|Publication number||US6811915 B2|
|Application number||US 09/967,465|
|Publication date||Nov 2, 2004|
|Filing date||Sep 28, 2001|
|Priority date||Sep 28, 2000|
|Also published as||US20020068208, WO2002027847A2, WO2002027847A3|
|Publication number||09967465, 967465, US 6811915 B2, US 6811915B2, US-B2-6811915, US6811915 B2, US6811915B2|
|Inventors||Mark E. Dristy, Greg A. Hanlon|
|Original Assignee||Proton Energy Systems, Inc.|
|Export Citation||BiBTeX, EndNote, RefMan|
|Patent Citations (12), Non-Patent Citations (1), Referenced by (3), Classifications (24), Legal Events (5)|
|External Links: USPTO, USPTO Assignment, Espacenet|
This application claims the benefits of U.S. Provisional Patent Application Ser. No. 60/236,279, filed Sep. 28, 2000, and U.S. Provisional Patent Application Ser. No. 60/307,036 filed Jul. 20, 2001, the entire contents of both applications being incorporated herein by reference.
This disclosure relates to electrochemical cells, and, more particularly, to an apparatus and methods for improving cell operation.
Electrochemical cells are energy conversion devices that are usually classified as either electrolysis cells or fuel cells. Proton exchange membrane electrolysis cells can function as hydrogen generators by electrolytically decomposing water to produce hydrogen and oxygen gases. Referring to FIG. 1, a section of an anode feed electrolysis cell of the related art is shown at 10 and is hereinafter referred to as “cell 10.” Reactant water 12 is fed to cell 10 at an oxygen electrode (e.g., an anode) 14 where a chemical reaction occurs to form oxygen gas 16, electrons, and hydrogen ions (protons). The chemical reaction is facilitated by the positive terminal of a power source 18 connected to anode 14 and a negative terminal of power source 18 connected to a hydrogen electrode (e.g., a cathode) 20. Oxygen gas 16 and a first portion 22 of the water are discharged from cell 10, while the protons and a second portion 24 of the water migrate across a proton exchange membrane 26 to cathode 20. At cathode 20, hydrogen gas 28 is formed and is removed for use as a fuel or a process gas. Second portion 24 of water, which is entrained with hydrogen gas, is also removed from cathode 20.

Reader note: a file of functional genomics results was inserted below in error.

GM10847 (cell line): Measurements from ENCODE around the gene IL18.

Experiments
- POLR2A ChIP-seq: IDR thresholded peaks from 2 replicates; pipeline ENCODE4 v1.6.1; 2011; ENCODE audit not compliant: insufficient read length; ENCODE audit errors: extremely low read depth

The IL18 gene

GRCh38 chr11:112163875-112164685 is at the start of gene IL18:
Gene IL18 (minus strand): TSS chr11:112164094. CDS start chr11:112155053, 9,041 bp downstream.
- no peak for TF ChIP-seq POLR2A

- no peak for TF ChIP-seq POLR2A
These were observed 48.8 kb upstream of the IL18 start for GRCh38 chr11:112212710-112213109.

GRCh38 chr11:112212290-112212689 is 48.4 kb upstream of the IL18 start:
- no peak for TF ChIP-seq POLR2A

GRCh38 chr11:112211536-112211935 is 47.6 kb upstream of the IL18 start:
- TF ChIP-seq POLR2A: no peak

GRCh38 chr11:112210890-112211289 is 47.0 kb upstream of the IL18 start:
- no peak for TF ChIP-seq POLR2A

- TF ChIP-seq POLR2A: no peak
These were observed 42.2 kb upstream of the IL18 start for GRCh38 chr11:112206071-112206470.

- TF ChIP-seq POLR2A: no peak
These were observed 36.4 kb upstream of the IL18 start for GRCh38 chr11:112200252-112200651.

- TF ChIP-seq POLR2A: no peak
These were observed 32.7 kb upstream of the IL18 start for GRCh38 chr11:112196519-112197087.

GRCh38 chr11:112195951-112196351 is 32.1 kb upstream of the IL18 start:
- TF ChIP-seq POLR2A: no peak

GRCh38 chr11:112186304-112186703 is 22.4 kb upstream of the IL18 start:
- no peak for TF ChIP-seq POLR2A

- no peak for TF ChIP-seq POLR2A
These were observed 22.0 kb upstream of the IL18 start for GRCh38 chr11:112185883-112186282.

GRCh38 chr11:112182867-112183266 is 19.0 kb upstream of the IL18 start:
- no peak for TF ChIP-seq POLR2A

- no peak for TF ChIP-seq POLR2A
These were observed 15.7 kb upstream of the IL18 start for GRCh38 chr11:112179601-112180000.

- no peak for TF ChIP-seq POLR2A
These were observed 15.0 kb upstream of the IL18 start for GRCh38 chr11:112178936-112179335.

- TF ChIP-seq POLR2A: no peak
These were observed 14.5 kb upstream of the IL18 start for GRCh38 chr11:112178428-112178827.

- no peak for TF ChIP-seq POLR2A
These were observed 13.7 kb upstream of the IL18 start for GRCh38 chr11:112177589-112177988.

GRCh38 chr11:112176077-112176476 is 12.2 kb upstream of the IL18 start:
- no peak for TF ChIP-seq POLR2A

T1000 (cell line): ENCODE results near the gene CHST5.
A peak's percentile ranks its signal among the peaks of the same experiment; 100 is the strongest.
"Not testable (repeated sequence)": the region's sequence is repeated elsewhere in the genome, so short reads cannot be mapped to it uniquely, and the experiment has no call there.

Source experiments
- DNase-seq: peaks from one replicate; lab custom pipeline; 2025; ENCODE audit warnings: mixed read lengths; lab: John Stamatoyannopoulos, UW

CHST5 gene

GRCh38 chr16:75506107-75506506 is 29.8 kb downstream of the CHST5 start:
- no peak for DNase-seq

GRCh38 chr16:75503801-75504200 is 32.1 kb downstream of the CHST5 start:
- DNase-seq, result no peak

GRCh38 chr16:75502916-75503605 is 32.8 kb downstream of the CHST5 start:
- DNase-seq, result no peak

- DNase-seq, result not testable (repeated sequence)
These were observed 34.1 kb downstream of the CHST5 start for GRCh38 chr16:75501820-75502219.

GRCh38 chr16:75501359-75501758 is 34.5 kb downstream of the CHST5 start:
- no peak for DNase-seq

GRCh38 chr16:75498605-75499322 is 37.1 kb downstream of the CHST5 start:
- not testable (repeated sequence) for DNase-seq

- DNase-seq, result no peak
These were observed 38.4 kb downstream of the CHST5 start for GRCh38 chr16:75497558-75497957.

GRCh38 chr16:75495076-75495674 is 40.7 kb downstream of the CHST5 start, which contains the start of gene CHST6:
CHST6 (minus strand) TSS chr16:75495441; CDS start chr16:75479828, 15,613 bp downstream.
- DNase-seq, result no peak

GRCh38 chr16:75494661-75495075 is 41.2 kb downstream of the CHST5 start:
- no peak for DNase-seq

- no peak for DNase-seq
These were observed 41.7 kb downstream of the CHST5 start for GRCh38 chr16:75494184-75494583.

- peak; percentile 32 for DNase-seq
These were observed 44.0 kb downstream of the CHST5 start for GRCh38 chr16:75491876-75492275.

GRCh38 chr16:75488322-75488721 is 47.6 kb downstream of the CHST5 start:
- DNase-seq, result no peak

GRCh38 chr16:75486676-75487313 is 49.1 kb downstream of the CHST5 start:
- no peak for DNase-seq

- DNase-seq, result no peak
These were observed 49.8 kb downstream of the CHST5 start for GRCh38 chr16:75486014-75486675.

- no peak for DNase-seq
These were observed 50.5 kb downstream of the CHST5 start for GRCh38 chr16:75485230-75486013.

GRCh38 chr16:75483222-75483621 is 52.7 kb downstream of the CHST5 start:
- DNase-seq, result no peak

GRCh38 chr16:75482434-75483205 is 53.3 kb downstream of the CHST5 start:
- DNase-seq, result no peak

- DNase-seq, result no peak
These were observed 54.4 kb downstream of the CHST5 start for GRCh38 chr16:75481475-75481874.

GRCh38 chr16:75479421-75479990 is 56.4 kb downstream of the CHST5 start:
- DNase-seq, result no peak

Another type of water electrolysis cell that utilizes the same configuration as is shown in FIG. 1 is a cathode feed cell. In the cathode feed cell, process water is fed on the side of the hydrogen electrode. A portion of the water migrates from the cathode across the membrane to the anode. A power source connected across the anode and the cathode facilitates a chemical reaction that generates hydrogen ions and oxygen gas. Excess process water exits the cell at the cathode side without passing through the membrane.
A typical fuel cell also utilizes the same general configuration as is shown in FIG. 1. Hydrogen gas is introduced to the hydrogen electrode (the anode in the fuel cell), while oxygen, or an oxygen-containing gas such as air, is introduced to the oxygen electrode (the cathode in the fuel cell). The hydrogen gas for fuel cell operation can originate from a pure hydrogen source, a hydrocarbon, methanol, an electrolysis cell, or any other source that supplies hydrogen at a purity level suitable for fuel cell operation. Hydrogen gas electrochemically reacts at the anode to produce protons and electrons, the electrons flow from the anode through an electrically connected external load, and the protons migrate through the membrane to the cathode. At the cathode, the protons and electrons react with oxygen to form water.